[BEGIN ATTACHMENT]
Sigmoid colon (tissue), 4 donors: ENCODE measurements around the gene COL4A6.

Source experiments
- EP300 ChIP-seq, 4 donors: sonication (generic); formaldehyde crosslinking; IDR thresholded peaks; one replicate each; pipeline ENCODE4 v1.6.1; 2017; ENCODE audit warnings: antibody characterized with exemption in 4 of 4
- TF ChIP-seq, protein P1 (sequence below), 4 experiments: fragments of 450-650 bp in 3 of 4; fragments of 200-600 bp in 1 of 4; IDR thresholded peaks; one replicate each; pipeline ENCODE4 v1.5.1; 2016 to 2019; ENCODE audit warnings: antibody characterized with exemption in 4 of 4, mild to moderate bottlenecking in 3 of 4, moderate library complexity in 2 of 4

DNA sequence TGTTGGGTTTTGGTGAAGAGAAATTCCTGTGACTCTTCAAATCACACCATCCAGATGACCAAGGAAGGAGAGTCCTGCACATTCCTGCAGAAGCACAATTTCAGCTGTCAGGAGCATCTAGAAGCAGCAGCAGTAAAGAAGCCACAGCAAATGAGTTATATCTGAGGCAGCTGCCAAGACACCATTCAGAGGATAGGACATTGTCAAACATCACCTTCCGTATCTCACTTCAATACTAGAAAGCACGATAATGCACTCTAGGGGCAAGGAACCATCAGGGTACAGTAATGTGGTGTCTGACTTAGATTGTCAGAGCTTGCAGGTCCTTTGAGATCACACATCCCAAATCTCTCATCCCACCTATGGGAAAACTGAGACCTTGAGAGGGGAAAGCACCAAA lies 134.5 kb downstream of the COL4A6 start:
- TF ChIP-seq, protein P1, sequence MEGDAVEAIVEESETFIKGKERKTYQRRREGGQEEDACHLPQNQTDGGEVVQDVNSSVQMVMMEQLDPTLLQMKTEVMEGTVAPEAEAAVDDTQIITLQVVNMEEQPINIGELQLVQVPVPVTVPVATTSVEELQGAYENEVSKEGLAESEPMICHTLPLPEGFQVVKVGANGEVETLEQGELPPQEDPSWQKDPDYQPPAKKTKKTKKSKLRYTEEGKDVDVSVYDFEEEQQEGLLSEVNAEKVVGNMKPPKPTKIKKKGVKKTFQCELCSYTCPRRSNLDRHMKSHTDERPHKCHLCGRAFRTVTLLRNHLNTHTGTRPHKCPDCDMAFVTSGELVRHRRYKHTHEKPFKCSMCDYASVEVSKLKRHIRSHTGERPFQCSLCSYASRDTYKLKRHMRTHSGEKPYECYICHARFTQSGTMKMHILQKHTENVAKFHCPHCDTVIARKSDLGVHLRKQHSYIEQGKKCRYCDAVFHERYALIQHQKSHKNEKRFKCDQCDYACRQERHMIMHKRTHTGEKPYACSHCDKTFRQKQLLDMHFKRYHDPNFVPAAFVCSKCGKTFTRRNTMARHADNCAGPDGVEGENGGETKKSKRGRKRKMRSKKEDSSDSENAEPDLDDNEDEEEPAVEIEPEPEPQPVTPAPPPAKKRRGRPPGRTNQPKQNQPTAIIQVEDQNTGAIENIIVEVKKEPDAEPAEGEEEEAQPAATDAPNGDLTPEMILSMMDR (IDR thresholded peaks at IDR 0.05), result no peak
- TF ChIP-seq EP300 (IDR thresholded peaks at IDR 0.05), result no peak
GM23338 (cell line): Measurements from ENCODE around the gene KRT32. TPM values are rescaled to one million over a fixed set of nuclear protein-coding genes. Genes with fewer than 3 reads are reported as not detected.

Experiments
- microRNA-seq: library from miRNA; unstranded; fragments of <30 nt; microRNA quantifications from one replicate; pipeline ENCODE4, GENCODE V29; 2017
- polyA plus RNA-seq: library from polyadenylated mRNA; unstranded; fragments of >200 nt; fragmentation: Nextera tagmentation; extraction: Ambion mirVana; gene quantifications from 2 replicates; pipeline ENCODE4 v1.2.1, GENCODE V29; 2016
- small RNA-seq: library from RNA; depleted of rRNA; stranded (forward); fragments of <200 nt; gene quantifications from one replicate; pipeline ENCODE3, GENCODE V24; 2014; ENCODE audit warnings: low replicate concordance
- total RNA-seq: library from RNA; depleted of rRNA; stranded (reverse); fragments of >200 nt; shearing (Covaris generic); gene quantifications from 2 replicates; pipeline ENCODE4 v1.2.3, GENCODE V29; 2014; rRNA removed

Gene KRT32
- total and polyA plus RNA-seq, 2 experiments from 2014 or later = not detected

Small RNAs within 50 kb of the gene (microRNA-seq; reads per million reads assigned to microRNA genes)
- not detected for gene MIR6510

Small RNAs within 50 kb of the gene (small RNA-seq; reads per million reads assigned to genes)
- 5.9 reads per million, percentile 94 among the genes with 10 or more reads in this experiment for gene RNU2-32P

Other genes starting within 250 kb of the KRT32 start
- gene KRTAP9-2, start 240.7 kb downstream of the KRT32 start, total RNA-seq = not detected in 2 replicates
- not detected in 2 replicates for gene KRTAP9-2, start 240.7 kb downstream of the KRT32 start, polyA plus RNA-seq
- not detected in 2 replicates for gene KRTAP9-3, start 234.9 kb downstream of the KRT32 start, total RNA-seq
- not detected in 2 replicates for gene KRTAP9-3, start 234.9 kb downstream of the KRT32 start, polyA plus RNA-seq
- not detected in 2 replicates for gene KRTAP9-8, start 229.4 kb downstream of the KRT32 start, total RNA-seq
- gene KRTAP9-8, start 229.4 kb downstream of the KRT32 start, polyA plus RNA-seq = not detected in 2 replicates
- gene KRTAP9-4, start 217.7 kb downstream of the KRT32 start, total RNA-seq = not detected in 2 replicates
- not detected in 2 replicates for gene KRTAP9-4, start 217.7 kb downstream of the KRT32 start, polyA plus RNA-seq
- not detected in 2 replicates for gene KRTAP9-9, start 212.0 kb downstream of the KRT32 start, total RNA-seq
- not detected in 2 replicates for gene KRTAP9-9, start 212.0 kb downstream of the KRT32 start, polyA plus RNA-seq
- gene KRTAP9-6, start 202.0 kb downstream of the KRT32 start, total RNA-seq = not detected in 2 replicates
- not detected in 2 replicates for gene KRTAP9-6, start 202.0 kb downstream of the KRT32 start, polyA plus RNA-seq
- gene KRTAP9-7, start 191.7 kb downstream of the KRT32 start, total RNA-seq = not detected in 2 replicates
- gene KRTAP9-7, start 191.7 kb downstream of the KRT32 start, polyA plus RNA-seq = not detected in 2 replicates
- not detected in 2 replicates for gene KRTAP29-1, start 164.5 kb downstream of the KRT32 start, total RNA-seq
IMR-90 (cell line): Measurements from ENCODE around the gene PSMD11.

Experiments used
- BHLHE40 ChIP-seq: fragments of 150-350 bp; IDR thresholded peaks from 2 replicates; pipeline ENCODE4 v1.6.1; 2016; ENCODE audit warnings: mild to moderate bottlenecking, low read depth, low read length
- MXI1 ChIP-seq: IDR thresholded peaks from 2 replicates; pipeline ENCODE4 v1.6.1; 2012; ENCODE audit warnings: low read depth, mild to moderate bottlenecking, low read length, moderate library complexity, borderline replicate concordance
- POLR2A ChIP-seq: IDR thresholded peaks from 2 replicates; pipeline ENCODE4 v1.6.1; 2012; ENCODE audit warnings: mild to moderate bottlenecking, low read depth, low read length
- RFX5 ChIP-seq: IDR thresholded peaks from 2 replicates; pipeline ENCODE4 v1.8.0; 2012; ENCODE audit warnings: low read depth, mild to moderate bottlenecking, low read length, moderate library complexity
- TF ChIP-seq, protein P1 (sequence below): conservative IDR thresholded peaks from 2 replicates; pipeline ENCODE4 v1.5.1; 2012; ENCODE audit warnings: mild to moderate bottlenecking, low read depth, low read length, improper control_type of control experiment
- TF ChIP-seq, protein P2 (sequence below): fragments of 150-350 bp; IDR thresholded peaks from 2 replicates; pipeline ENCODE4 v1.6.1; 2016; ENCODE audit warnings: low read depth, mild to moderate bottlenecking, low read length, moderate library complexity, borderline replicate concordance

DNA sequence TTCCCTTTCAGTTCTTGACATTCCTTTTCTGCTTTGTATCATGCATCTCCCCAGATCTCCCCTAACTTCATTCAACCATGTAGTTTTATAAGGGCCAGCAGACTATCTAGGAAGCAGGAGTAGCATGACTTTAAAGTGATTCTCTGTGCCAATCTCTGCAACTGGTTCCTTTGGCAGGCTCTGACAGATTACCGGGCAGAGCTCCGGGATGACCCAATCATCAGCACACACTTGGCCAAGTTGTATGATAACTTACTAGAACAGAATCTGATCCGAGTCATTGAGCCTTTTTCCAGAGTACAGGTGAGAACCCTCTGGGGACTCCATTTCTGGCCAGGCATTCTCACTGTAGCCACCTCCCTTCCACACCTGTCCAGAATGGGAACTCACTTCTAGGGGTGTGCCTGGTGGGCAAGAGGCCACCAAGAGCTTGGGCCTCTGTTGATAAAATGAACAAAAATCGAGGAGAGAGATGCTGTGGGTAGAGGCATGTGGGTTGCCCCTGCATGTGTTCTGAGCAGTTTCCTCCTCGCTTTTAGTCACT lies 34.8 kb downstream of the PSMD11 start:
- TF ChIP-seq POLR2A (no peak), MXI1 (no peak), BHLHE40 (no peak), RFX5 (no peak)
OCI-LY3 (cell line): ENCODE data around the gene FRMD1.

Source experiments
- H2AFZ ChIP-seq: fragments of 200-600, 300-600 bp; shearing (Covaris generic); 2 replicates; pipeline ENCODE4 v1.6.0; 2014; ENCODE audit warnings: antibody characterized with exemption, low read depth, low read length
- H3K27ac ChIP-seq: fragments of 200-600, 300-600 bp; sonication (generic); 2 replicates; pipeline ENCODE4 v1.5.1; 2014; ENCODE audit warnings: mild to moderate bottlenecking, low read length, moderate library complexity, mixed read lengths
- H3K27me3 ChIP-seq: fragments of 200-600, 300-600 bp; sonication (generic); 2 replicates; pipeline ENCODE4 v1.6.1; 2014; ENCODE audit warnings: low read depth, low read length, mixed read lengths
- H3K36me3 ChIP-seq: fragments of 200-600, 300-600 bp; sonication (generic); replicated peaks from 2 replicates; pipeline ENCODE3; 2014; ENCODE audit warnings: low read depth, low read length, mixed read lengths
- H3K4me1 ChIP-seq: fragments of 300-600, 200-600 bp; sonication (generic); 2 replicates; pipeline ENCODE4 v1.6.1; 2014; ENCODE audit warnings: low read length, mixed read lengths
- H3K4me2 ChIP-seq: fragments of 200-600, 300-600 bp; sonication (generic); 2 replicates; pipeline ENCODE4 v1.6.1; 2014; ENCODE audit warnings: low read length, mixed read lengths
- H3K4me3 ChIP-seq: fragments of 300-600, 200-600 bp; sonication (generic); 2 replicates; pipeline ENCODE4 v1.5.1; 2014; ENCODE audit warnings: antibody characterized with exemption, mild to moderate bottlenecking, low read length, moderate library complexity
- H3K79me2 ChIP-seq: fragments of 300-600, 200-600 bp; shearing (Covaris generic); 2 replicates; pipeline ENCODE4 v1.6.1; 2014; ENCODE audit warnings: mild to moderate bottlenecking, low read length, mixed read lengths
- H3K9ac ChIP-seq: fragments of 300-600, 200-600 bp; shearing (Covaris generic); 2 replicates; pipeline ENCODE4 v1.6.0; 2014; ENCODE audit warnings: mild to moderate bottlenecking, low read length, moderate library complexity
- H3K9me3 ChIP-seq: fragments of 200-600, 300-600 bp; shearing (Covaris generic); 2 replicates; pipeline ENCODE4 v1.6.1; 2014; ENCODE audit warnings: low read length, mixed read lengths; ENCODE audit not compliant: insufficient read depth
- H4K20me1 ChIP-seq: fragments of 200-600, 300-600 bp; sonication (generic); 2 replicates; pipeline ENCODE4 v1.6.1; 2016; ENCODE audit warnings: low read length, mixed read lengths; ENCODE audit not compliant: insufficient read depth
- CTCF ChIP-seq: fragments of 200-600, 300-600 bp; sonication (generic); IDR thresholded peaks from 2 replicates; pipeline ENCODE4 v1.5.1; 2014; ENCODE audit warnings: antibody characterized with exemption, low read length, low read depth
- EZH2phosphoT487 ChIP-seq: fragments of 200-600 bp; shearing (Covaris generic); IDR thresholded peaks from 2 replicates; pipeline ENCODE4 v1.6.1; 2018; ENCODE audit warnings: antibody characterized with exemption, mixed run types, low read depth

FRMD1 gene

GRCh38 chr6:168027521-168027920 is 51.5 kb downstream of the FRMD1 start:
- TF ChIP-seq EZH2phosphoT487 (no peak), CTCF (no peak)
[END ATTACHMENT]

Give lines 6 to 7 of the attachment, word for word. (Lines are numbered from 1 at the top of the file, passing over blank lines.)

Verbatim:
- TF ChIP-seq, protein P1, sequence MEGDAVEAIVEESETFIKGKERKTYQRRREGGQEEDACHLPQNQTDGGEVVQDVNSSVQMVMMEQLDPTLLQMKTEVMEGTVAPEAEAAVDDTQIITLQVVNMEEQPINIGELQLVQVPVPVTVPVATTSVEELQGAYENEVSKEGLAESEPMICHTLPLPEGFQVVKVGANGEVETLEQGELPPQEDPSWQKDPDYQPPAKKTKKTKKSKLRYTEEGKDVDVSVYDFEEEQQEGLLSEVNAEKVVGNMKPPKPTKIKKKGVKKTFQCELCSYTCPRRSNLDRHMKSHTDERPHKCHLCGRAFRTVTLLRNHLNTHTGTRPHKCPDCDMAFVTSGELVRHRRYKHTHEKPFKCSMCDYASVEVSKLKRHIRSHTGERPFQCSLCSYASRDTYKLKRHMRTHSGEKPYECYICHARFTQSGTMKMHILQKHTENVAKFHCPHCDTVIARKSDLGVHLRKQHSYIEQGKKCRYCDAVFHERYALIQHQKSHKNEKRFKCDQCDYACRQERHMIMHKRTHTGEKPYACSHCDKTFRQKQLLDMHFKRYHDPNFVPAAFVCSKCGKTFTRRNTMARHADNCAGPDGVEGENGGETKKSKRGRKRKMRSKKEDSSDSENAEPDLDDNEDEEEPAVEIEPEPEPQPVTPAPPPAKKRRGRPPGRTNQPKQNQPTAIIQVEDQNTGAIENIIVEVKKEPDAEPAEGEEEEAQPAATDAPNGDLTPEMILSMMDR (IDR thresholded peaks at IDR 0.05), result no peak
- TF ChIP-seq EP300 (IDR thresholded peaks at IDR 0.05), result no peak